Korn Ferry Hay Group Study Shows Mixed Salary Growth Across the Globe, Eight Years After Start of Great Recession
-- U.S. Sees One of the Poorest Salary Growth Recoveries of all Developed Nations; Canada Sees Best
--Emerging Markets See Highest and Lowest Recovery Rates
According to the study,
Adjusted for inflation, salaries in
Other developed nations experienced flat to modest salary growth, with
Emerging markets saw the best and the worst salary growth.
“While overall, global economists point to this recovery as one of the
worst in history, there are political, economic and social reasons for
the disparate salary fluctuations in different countries,” said
Unbalanced Salary Growth in U.S.: Lower-End Jobs See Nearly 15 Percent Drop
In terms of salary growth, employees with lower-paying/entry-level titles, such as clerical, network analyst, payroll coordinator or production line supervisor experienced 14.8 percent inflation-adjusted drop in wages on average since the start of the recession.
Those in professional mid-level roles, such as a brand/product manager or network administrator, fared much better with a 2 percent inflation-adjusted salary growth.
Senior managers, such as an IT manager or chief accountant saw a 3.5 percent salary growth on average.
“Imbalances in supply and demand are behind the differences in pay growth at different job levels in the United States,” said Frost. “For lower-level jobs, technology and offshoring are among the factors causing an oversupply of people – and driving weak pay growth. At the top end, key leadership and technical skills are in short supply, causing much stronger increases in pay.”
Salary Gaps by Level More Tempered in Other Developed Nations
The upward swing in salary increases for more senior level roles is not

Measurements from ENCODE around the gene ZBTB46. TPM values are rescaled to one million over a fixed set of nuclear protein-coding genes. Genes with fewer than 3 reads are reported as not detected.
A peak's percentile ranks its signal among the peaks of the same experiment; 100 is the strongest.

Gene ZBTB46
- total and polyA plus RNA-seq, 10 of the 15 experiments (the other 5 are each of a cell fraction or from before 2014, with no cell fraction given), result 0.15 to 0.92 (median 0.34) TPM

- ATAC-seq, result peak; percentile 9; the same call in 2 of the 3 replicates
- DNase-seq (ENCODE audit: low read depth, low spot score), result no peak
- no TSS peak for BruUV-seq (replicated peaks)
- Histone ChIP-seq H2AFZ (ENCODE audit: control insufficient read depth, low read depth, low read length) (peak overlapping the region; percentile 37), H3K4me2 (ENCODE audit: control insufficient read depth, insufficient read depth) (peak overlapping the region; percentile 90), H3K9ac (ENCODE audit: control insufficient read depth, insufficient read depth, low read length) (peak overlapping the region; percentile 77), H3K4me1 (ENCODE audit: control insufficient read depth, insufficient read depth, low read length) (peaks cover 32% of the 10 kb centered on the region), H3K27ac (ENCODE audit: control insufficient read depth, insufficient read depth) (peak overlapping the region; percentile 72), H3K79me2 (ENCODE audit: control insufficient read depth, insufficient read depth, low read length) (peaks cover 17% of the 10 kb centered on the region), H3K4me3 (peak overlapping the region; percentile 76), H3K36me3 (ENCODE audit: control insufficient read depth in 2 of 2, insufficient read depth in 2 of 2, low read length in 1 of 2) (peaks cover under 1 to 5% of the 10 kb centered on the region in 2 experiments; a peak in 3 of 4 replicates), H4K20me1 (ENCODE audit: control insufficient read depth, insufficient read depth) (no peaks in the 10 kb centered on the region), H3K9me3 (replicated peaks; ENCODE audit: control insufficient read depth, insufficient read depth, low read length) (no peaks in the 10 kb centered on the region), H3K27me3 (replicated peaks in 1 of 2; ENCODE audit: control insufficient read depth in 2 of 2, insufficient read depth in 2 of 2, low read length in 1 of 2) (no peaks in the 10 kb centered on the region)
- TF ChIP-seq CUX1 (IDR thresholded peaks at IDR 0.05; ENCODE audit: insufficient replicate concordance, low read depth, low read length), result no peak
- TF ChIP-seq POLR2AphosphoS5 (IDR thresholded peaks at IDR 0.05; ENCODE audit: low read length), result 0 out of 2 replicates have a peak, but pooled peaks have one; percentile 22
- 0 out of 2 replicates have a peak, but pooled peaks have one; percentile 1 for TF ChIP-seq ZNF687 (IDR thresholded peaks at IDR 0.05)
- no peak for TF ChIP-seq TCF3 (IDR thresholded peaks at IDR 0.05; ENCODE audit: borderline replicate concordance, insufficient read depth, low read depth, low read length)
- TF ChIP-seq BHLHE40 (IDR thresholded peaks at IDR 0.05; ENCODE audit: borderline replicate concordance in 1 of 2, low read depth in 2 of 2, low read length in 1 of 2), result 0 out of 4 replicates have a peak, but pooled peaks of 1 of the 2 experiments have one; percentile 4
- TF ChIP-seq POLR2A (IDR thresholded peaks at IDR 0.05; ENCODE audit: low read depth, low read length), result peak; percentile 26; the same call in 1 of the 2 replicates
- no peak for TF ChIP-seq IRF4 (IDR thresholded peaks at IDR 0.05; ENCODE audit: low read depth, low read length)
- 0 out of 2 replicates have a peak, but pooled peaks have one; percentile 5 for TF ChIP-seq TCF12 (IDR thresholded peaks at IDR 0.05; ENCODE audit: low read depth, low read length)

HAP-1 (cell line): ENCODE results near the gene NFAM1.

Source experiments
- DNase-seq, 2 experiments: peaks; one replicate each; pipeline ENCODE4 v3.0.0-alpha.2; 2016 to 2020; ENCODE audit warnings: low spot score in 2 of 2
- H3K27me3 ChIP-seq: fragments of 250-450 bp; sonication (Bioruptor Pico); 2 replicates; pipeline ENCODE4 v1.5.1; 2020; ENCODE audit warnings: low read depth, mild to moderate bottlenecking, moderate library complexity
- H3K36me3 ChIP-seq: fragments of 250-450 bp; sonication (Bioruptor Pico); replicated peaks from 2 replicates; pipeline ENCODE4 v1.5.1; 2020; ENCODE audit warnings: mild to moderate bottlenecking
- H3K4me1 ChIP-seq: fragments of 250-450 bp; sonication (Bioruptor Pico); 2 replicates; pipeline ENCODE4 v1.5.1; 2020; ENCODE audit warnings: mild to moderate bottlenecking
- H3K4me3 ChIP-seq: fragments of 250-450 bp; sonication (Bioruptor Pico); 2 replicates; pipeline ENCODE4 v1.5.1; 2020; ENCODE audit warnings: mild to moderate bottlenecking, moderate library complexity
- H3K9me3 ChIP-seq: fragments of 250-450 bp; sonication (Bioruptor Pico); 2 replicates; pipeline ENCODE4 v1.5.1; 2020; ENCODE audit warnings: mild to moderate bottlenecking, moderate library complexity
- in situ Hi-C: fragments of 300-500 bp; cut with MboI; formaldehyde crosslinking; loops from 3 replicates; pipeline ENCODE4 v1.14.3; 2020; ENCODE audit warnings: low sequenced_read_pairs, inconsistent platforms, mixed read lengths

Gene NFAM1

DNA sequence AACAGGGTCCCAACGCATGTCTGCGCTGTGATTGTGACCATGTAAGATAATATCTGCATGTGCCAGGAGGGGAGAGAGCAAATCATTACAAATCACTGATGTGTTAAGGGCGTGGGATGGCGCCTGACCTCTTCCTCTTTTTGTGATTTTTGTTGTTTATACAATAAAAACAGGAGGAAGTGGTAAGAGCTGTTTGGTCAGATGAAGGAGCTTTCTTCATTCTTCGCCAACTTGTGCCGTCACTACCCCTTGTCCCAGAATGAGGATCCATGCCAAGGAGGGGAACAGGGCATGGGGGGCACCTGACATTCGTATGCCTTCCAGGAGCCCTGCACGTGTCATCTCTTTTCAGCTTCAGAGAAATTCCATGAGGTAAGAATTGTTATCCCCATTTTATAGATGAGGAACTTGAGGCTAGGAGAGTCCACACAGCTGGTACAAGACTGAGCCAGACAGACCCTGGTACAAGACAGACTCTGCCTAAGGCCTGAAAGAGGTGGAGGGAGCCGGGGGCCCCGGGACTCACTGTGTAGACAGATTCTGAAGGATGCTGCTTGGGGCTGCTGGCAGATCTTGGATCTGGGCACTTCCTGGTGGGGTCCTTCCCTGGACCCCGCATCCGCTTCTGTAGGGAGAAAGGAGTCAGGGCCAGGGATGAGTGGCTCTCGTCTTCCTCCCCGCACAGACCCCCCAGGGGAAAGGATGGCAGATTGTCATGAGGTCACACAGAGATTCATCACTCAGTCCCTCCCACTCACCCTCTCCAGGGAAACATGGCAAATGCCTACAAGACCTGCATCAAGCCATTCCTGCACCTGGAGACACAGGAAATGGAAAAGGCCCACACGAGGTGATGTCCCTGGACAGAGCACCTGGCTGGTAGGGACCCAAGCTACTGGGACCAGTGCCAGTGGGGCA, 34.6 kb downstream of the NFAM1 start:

nearly as dramatic in other developed nations compared to the U.S. For
example, in the
In some nations, people with lower-level jobs actually saw higher pay gains during the past eight years.
“Several factors help to achieve pay parity across levels in European nations,” said Frost. “Firstly, many governments regularly increase minimum wage to keep pace with inflation, and labor laws usually favor employee rights. Also, strong unions bargain on pay and conditions, and in recent years, public pressure has kept senior manager salaries in check amid a call for everyone to ‘share the pain’ on the road to economic recovery.”
About the Study
Pay data is drawn from Korn Ferry Hay Group’s PayNet database, which contains salary and job data for more than 20 million workers in more than 25,000 organizations across 110 countries. Economic data (CPI and GDP) is from the Economist Intelligence Unit.
Data shows the ‘real’ change (i.e. absolute change minus CPI inflation) in base salary median pay levels, from 2008 to 2016, averaged across three benchmark job levels (clerical/entry level, professional and senior management) for each country. We also show the change in GDP over the same period.
Editor’s Note: Infographic Available